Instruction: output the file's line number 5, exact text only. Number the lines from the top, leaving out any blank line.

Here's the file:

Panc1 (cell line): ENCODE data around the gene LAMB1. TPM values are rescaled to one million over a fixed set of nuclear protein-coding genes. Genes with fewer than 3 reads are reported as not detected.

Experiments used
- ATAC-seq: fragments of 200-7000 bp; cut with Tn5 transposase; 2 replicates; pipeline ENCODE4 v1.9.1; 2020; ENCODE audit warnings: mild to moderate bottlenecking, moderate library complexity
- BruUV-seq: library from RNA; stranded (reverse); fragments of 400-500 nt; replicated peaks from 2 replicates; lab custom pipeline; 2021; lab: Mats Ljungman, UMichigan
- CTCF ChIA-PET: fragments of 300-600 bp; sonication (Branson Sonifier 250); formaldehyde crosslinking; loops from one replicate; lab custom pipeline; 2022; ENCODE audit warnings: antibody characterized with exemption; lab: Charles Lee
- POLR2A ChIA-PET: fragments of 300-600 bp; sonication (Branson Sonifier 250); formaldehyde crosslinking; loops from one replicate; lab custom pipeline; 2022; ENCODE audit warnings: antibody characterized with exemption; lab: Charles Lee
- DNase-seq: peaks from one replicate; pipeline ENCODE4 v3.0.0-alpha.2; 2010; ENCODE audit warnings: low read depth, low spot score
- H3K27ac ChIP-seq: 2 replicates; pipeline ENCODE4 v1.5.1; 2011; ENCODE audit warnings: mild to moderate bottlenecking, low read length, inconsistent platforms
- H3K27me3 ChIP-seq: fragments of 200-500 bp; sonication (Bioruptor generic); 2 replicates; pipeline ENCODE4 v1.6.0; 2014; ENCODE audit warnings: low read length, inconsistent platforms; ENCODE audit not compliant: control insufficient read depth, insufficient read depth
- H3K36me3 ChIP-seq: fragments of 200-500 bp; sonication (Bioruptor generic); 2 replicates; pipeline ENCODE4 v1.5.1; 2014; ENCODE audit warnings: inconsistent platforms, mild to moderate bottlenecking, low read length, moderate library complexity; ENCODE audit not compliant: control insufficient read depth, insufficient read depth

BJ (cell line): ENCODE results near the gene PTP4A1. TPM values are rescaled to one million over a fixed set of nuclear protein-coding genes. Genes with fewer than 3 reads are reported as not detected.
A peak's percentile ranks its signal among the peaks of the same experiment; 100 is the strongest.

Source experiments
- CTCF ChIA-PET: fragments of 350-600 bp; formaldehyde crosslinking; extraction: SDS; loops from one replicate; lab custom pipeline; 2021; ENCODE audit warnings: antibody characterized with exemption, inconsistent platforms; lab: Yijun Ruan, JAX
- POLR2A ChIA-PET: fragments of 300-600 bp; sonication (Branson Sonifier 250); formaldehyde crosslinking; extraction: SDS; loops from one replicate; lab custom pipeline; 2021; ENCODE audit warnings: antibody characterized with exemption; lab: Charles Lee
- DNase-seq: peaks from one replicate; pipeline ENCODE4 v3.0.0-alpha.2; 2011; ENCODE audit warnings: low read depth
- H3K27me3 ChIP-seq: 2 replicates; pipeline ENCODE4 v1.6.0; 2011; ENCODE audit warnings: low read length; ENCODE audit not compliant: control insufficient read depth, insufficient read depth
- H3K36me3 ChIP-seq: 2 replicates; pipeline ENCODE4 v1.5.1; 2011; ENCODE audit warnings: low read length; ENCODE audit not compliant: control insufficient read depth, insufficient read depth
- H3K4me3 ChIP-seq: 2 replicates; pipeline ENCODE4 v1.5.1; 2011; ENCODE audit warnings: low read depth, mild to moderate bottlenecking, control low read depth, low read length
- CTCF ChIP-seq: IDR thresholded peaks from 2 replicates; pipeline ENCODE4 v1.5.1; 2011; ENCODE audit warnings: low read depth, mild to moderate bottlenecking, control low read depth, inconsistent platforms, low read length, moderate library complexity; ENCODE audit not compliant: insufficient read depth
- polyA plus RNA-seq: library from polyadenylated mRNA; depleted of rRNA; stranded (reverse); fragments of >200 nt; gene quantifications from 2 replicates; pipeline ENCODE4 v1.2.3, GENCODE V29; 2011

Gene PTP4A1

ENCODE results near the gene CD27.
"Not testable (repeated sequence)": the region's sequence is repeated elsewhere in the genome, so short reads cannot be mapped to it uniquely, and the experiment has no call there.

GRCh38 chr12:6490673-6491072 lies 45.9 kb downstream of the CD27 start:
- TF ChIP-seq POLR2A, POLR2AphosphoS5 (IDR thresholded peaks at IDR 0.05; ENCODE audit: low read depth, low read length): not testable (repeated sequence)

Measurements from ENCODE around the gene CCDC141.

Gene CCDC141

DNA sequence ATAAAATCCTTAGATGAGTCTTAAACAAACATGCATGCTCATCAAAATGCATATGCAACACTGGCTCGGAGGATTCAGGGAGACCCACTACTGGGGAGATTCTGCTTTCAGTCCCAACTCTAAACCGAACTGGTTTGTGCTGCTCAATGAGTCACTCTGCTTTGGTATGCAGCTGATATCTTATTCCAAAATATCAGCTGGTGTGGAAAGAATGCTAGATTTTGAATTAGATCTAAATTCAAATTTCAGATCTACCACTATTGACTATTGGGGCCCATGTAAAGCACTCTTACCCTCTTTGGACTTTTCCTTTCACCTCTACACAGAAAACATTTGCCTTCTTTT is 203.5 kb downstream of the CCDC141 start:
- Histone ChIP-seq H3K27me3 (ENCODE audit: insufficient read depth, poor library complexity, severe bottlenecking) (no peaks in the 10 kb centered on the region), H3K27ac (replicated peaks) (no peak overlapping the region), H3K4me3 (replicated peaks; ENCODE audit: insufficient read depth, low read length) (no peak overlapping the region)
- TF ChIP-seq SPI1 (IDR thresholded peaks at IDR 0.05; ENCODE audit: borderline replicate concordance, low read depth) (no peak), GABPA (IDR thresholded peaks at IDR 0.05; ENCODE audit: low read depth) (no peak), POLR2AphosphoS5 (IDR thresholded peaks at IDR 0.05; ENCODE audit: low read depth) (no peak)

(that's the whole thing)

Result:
- CTCF ChIA-PET: fragments of 300-600 bp; sonication (Branson Sonifier 250); formaldehyde crosslinking; loops from one replicate; lab custom pipeline; 2022; ENCODE audit warnings: antibody characterized with exemption; lab: Charles Lee